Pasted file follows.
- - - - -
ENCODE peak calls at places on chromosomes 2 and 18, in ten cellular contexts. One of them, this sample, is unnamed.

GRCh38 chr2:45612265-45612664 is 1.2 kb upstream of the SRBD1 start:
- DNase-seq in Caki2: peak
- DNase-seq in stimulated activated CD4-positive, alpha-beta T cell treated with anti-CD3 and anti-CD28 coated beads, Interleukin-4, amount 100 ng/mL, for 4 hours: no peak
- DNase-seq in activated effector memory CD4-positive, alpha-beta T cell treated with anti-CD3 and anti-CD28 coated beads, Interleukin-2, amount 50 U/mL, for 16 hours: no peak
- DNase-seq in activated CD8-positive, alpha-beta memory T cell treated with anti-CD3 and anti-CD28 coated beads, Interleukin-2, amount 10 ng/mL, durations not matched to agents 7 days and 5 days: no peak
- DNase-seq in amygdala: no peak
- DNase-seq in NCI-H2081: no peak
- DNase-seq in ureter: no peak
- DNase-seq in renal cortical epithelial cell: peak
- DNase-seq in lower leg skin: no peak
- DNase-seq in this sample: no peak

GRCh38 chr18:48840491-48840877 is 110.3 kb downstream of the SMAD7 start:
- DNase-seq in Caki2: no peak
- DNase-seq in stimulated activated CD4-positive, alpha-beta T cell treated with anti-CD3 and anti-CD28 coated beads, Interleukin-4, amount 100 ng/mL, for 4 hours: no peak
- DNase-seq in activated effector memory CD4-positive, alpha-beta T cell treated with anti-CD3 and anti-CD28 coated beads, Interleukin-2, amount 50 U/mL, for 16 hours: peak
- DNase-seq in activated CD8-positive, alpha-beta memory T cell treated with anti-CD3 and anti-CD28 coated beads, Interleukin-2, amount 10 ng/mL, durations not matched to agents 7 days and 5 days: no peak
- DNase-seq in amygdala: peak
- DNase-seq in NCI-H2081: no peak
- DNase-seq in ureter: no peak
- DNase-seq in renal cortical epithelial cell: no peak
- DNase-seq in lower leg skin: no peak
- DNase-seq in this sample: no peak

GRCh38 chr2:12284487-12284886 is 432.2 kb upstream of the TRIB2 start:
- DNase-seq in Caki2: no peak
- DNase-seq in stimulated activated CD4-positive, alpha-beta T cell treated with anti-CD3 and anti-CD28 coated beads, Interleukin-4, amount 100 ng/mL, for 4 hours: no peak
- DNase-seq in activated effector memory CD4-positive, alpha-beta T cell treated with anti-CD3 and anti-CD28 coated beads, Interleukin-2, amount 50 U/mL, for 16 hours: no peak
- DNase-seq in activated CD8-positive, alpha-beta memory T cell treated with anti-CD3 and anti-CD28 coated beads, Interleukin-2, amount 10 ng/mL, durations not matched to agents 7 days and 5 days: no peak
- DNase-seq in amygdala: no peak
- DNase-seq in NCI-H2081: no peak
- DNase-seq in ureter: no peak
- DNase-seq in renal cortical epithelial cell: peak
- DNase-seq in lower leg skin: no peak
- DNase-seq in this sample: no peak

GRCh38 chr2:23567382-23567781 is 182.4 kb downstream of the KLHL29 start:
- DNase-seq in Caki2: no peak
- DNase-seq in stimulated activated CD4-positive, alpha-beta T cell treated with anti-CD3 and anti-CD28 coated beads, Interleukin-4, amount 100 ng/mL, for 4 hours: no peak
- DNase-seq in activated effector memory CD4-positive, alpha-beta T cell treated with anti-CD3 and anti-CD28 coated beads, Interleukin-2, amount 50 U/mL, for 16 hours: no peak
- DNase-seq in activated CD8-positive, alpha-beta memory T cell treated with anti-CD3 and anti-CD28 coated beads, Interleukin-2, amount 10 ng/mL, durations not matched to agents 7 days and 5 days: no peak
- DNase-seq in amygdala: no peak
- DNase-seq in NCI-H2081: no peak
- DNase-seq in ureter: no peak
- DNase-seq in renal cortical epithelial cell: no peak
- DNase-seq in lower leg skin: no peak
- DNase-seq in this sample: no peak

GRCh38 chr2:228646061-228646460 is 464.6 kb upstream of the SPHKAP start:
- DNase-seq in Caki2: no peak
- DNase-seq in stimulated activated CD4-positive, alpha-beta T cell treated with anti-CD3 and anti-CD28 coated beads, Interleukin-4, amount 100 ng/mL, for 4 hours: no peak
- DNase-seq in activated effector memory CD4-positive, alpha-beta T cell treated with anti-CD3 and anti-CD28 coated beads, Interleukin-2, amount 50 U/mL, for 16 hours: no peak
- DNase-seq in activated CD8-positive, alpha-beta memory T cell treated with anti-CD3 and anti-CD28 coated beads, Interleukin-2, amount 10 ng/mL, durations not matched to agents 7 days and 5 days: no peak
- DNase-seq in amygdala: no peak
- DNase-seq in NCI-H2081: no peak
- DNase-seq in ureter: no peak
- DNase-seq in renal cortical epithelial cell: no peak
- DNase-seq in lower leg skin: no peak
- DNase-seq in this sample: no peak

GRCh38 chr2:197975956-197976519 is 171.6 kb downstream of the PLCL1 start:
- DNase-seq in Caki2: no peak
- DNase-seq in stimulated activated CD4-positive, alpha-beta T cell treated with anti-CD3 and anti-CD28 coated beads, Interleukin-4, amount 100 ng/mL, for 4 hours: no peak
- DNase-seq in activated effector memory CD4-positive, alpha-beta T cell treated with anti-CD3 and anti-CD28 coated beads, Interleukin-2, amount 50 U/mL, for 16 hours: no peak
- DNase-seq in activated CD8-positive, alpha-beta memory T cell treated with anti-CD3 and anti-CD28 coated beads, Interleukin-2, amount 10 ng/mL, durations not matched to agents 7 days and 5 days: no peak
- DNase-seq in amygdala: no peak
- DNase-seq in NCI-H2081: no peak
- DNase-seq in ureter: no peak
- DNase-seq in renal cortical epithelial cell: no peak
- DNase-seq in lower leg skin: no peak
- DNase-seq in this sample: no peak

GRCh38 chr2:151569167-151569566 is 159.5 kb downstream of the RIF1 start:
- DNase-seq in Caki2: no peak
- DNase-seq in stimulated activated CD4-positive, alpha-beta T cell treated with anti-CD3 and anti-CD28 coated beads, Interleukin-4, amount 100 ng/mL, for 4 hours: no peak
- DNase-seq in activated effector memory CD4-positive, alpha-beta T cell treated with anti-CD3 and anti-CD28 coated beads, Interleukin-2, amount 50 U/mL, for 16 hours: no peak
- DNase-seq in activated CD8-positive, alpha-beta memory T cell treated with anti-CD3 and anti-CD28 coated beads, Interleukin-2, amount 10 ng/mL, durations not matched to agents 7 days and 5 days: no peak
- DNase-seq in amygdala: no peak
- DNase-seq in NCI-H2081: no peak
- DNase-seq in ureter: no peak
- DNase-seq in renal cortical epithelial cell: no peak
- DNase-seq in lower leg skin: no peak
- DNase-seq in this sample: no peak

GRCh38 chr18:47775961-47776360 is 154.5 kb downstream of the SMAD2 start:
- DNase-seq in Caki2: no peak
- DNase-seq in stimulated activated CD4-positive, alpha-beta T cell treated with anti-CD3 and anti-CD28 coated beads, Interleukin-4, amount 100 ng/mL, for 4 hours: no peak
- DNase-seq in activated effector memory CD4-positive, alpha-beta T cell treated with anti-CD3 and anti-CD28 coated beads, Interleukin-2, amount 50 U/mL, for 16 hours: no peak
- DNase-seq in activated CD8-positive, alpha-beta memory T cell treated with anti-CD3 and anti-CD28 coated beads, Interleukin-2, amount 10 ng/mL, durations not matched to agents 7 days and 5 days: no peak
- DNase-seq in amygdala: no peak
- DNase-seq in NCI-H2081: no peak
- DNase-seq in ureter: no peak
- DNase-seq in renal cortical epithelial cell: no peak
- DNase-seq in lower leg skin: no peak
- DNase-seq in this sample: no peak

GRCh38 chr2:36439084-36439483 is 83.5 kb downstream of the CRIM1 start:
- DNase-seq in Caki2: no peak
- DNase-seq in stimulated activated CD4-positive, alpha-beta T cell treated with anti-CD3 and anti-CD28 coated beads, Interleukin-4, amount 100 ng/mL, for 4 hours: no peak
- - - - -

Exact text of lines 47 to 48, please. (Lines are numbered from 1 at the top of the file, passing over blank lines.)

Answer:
- DNase-seq in Caki2: no peak
- DNase-seq in stimulated activated CD4-positive, alpha-beta T cell treated with anti-CD3 and anti-CD28 coated beads, Interleukin-4, amount 100 ng/mL, for 4 hours: no peak